lila008.jpg

jocelynchris58.jpg

Do you like shooting during golden hour? Have any tips to share? Comment now!

Back in time!

To the future!

Lauren Lim

Hey friend, I’m Lauren! I’m a photographer and head ninja here at Photography Concentrate. I’m downright obsessed with photography, and love sharing it with super cool folks like yourself. When I’m not shooting, or writing, you can find me cooking (and eating!), traveling, and hanging out with wonderful people.

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Extremely Essential Camera Skills

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Discussion

52 Comments // Leave a comment

  1. love the writeup! it's true, nothing beats that golden sun :) I remember the first time I started a session in the evening a few years back… it changed my whole outlook on photography!

    • This was an awesome tutorial! By the way, there is an called “Magic Hour” that tells you when the perfect times for shooting are! Google ‘Magic Hour App’ and it should pop up.

  2. Thank you so much! Your tutorials are invaluable.

  3. Definitely a great time to shoot, and a great write up!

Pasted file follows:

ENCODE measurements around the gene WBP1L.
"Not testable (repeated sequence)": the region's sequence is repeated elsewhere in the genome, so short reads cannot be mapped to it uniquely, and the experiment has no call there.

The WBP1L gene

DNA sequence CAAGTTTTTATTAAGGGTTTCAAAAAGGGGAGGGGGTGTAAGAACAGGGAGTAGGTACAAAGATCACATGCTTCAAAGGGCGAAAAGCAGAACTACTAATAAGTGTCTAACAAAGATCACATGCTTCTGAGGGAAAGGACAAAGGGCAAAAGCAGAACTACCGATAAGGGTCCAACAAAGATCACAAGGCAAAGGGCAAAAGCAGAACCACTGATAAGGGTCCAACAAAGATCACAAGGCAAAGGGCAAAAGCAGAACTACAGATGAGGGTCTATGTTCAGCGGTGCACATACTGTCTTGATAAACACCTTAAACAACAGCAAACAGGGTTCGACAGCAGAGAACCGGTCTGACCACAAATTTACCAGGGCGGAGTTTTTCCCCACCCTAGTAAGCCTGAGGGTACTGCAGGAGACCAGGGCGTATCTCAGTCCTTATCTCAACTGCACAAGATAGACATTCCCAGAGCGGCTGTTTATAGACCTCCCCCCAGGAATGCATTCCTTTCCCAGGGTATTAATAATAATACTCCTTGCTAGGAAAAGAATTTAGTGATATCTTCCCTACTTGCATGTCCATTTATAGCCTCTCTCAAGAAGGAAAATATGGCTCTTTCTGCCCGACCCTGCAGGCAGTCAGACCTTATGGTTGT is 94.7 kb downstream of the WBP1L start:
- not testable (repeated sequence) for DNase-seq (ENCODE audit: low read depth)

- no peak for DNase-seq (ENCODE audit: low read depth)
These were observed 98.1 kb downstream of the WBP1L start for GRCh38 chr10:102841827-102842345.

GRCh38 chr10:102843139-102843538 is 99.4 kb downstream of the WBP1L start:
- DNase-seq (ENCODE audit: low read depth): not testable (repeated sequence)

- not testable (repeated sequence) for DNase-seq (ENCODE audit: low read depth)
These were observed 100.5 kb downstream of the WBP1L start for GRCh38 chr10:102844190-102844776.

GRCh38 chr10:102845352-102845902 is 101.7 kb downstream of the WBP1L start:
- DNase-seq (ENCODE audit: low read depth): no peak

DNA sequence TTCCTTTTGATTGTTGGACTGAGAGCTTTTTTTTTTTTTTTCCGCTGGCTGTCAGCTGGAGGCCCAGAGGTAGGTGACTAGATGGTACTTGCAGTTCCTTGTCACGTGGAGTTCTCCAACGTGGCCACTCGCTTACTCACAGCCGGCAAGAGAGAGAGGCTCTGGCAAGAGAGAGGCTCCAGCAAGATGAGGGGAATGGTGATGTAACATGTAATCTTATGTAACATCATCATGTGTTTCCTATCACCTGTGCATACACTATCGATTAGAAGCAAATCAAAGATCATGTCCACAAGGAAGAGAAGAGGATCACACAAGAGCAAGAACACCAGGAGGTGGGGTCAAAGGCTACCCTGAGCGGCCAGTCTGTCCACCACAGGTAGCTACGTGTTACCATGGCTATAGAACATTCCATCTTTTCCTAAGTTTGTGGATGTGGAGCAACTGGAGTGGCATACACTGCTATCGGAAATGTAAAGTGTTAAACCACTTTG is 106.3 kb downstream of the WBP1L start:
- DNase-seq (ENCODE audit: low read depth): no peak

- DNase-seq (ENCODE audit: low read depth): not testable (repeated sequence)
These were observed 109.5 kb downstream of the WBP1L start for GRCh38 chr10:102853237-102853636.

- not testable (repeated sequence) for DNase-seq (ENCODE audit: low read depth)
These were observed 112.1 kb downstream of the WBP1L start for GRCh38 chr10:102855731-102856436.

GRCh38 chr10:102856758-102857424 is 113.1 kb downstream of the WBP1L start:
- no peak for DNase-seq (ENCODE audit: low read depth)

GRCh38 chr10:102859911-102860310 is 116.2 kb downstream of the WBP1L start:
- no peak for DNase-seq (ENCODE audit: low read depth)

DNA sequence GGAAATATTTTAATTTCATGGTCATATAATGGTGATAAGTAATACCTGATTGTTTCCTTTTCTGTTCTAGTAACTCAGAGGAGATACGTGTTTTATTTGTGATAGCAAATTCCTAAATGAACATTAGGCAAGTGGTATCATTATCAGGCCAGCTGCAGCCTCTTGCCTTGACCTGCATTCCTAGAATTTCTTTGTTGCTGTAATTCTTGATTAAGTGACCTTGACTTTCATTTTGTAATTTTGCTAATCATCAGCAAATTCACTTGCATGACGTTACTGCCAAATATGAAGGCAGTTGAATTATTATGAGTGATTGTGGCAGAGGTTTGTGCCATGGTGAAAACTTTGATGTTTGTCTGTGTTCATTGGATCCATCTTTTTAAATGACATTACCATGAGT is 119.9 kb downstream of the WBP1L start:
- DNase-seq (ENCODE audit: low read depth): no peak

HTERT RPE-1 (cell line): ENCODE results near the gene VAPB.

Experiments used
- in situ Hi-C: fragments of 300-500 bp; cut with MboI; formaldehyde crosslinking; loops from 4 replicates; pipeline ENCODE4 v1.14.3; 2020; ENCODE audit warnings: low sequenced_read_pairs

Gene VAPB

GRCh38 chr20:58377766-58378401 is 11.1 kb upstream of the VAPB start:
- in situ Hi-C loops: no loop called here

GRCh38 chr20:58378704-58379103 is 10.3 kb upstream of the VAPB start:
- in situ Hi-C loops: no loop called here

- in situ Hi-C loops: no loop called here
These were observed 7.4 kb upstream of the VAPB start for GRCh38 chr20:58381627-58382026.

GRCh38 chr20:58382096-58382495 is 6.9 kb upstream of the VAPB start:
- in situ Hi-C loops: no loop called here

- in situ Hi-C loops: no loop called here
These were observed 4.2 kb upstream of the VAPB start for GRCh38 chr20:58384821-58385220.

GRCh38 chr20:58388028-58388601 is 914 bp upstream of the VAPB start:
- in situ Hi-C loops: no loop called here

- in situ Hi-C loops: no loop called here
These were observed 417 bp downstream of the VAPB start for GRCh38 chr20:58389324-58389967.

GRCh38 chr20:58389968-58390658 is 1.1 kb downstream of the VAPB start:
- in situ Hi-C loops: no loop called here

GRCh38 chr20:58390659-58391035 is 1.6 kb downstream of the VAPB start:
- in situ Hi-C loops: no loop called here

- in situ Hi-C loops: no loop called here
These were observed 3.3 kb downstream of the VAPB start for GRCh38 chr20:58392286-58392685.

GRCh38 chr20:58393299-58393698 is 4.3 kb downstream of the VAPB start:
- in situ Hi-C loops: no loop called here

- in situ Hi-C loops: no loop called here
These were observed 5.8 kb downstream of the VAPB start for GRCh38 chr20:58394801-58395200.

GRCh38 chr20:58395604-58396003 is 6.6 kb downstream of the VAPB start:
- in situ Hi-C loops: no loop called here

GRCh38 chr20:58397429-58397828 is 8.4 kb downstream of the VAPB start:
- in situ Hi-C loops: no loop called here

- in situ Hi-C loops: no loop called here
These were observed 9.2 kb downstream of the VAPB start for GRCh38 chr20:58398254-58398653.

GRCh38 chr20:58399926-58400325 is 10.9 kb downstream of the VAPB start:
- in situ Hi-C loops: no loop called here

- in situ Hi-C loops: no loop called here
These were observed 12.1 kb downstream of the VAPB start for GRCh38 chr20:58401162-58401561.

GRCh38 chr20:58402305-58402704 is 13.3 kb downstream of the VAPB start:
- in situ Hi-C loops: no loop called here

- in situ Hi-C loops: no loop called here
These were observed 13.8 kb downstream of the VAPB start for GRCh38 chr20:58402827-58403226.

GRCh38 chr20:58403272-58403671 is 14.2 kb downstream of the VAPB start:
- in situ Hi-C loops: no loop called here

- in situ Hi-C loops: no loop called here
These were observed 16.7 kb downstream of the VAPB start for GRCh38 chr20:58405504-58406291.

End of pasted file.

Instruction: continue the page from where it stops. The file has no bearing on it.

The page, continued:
When you're this far north, it can get pretty late (or early in the morning) waiting for that hour. It's past some clients bedtimes (the little ones). I guess late summer/fall is perfect for that.

    Any tricks for focusing during flare shots? Some lens/camera combos have a hell of a time locking focus when shooting in to the sun like that (even if it is at the horizon).

    (Oh, Lila :) )

  4. Fantastic post guys!

  5. *@Nathan, Janna & Dennis:* Thanks for commenting guys! So glad you liked it!

    *@Evan:* One thing that we've tried to do for family sessions involving little ones is start them a little bit earlier than golden hour, and scout a shoot location that provides some shade. Then towards the end of the session we can take advantage of the beginning golden hour (without being out too late).

    Focusing during flare can be a bit tricky. The first suggestion would be to use the center point for focusing, it's usually more accurate and your camera won't have to hunt for focus as much. Another thing you can try is to position yourself so that your subject is covering up the majority of the sun (with the sun behind their backs / head), lock focus, and then reposition yourself and recompose your image. This often just involves leaning one way to get focus, and then leaning the other way to get flare in the shot. Just make sure the leaning is side to side and not forward/backwards otherwise you'll be moving your locked focus off the subject.

  6. ginostamaria says:

    another great tutorial, fantastic examples.. thanks

  7. Rob, this is a fantastic post with amazing photos as examples.

    Awesome job!

  8. Thanks Gino and Gary! Really glad you enjoyed the post!!

  9. Simply great.

    I found your website by chance. I have a Nex3 and your article on the Nex cameras was great (especially the photos as examples with the settings used to shot).

    I'll follow your work.